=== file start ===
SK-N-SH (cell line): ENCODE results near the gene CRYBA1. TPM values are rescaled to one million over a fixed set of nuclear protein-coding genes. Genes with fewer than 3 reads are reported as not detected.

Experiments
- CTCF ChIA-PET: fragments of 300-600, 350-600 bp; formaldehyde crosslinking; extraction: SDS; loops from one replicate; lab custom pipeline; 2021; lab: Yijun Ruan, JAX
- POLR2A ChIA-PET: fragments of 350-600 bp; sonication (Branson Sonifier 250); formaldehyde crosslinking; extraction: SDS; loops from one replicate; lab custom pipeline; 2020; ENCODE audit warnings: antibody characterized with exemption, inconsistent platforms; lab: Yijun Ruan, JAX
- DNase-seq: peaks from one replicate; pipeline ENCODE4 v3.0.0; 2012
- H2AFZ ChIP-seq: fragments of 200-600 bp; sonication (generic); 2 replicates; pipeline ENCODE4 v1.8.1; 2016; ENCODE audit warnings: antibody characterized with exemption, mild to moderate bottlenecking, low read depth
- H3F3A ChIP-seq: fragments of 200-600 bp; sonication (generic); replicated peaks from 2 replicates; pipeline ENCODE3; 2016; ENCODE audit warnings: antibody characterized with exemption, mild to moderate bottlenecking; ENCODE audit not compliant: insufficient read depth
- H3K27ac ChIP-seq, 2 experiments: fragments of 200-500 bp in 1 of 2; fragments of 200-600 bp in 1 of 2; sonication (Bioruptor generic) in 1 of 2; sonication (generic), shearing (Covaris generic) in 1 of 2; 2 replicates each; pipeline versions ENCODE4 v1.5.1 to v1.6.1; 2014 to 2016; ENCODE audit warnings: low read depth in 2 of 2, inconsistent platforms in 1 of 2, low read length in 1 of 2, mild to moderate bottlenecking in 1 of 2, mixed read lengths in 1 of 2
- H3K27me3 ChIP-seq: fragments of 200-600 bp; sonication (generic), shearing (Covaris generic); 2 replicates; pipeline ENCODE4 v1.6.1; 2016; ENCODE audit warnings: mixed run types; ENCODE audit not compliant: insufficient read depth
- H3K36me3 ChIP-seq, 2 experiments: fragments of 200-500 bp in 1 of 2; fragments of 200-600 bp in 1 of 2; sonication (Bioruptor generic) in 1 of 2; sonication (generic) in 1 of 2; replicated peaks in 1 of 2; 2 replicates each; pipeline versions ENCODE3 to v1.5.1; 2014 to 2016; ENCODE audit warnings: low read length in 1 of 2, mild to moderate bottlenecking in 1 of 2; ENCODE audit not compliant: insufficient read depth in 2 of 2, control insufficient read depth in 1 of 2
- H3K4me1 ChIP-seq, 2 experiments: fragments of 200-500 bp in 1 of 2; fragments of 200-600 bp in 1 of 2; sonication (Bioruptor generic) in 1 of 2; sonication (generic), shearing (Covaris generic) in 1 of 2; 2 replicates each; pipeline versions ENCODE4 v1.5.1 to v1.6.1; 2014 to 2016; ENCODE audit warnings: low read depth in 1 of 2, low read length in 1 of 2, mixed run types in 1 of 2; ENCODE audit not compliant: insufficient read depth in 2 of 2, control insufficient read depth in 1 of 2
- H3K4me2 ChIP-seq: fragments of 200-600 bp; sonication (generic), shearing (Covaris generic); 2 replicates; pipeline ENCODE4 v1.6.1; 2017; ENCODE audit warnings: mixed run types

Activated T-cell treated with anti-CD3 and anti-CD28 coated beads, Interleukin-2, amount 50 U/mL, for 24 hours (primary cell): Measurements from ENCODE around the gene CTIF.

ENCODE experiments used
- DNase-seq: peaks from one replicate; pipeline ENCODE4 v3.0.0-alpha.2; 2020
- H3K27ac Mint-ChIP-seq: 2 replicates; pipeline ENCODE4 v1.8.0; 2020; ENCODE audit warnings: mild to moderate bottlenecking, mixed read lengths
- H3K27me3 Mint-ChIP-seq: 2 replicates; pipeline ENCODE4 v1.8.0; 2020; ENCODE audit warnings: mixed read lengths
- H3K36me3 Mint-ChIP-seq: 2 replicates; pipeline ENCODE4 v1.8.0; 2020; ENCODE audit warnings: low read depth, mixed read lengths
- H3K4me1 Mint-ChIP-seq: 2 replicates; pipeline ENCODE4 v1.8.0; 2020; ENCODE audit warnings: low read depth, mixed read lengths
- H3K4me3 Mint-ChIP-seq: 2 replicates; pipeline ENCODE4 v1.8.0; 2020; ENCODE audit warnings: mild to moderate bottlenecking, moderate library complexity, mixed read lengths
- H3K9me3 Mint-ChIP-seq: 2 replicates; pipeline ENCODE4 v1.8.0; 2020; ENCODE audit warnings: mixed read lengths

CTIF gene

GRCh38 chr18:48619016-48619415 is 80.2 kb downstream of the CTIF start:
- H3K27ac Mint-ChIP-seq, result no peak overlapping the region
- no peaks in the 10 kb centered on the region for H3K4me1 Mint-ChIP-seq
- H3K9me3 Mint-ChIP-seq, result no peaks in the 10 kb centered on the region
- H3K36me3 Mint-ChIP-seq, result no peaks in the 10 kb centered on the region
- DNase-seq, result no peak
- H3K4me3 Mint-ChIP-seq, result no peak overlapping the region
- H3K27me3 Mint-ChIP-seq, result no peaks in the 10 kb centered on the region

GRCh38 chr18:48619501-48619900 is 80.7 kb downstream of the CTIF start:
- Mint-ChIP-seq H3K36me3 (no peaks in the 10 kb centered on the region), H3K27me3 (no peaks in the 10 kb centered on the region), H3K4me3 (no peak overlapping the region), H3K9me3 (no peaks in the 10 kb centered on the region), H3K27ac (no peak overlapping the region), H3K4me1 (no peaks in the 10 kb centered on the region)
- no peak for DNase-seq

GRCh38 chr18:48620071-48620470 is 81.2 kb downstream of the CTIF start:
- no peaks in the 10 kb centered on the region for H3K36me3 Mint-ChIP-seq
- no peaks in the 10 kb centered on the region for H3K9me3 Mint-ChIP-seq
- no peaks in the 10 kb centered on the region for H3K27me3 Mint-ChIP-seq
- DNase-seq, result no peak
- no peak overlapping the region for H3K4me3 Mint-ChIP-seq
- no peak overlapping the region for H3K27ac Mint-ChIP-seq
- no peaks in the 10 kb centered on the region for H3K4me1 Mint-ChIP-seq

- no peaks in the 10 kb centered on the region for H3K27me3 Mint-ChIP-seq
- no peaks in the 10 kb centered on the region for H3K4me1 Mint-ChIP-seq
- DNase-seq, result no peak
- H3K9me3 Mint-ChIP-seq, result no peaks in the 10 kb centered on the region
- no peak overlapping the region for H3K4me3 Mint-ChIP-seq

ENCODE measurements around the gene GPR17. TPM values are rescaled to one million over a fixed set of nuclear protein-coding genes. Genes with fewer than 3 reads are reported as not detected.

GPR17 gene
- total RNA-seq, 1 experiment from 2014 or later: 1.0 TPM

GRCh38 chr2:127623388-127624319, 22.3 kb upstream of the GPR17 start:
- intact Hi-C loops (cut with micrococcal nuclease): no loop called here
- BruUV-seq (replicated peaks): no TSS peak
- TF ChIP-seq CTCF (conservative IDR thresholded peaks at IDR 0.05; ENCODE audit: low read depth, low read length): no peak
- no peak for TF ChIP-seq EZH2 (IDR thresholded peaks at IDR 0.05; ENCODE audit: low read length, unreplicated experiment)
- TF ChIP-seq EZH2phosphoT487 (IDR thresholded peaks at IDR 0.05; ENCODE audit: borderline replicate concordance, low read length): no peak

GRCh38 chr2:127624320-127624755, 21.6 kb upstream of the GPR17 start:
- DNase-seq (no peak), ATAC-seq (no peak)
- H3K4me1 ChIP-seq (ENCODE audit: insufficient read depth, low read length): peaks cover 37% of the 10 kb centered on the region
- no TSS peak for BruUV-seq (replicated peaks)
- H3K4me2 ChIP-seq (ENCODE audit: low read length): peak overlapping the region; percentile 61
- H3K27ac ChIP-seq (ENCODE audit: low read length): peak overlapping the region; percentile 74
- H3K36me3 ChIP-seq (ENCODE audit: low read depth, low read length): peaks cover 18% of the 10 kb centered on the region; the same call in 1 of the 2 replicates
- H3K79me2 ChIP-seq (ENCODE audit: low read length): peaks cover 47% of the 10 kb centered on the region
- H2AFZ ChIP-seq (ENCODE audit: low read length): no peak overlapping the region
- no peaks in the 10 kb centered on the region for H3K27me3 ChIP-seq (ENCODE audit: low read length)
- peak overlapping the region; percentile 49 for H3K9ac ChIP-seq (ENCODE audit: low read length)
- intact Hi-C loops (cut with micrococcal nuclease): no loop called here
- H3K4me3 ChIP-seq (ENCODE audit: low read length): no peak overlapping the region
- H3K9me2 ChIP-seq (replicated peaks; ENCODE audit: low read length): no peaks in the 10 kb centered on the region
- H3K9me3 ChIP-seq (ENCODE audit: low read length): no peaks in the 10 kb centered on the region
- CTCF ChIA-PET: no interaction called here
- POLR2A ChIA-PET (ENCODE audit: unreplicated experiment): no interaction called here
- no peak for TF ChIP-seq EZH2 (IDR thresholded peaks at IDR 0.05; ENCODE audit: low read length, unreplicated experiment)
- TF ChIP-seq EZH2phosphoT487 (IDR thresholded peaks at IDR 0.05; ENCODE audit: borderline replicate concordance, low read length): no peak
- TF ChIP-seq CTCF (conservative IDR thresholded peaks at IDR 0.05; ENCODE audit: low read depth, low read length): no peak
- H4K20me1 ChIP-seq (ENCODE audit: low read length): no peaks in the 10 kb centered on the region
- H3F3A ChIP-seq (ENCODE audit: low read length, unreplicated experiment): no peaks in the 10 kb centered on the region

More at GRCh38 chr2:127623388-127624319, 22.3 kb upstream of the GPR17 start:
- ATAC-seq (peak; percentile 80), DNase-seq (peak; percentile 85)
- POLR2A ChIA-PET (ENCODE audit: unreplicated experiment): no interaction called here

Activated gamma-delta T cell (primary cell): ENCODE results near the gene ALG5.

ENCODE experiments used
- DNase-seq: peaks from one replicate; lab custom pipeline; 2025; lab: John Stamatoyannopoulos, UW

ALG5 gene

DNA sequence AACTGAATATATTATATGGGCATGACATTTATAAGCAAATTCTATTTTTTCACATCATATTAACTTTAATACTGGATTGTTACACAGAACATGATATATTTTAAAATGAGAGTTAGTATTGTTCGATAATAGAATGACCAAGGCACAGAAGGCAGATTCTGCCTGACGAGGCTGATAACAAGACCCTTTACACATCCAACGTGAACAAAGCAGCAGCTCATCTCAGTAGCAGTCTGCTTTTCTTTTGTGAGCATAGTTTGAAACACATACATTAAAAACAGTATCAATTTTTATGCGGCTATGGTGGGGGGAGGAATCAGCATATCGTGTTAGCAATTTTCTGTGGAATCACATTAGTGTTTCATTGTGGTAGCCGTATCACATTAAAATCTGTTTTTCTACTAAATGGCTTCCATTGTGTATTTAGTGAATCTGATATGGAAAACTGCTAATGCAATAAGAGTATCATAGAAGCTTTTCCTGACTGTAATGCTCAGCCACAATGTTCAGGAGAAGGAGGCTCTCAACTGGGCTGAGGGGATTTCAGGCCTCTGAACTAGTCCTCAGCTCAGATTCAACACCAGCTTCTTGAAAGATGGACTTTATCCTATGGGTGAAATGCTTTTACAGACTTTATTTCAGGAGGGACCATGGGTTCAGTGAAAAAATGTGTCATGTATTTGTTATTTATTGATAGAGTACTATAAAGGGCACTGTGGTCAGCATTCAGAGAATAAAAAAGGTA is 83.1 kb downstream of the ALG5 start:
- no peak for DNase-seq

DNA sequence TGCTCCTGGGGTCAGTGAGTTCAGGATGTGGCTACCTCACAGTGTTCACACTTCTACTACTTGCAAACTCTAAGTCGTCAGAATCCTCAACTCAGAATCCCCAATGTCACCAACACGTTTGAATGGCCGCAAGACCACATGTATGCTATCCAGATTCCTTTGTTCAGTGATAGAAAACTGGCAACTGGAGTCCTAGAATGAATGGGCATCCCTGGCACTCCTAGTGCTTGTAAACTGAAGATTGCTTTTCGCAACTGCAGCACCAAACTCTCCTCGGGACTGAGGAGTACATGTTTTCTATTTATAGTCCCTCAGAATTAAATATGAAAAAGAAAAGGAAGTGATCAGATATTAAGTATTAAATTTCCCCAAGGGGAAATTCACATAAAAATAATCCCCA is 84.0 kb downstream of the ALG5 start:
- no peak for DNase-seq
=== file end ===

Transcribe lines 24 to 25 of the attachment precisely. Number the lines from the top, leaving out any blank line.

- H3K27ac Mint-ChIP-seq, result no peak overlapping the region
- no peaks in the 10 kb centered on the region for H3K4me1 Mint-ChIP-seq